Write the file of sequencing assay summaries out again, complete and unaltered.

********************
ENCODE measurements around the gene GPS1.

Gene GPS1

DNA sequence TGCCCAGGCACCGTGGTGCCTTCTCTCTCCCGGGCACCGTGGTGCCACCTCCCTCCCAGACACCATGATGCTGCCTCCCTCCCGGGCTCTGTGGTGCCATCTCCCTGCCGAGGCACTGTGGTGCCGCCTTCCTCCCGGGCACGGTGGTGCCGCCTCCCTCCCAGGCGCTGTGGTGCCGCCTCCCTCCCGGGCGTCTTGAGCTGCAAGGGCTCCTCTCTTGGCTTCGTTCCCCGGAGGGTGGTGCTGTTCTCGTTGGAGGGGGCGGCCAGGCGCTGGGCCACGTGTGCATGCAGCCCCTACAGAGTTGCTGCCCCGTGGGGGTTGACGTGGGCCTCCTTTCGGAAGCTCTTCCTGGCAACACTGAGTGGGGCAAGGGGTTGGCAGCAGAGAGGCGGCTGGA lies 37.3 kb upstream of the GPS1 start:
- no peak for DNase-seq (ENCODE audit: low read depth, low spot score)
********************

ENCODE measurements around the gene GPS1.

Gene GPS1

DNA sequence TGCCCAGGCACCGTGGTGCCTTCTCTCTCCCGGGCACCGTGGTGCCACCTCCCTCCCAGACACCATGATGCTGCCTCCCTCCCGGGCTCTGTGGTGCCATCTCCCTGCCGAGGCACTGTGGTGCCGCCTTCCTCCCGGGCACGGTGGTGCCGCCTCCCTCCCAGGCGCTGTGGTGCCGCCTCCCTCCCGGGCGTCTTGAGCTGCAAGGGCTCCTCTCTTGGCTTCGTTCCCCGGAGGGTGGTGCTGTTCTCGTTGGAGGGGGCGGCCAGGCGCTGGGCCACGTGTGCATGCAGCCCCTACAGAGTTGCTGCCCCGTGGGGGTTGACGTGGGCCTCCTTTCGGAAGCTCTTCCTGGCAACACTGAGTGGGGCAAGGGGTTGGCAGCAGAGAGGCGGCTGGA lies 37.3 kb upstream of the GPS1 start:
- no peak for DNase-seq (ENCODE audit: low read depth, low spot score)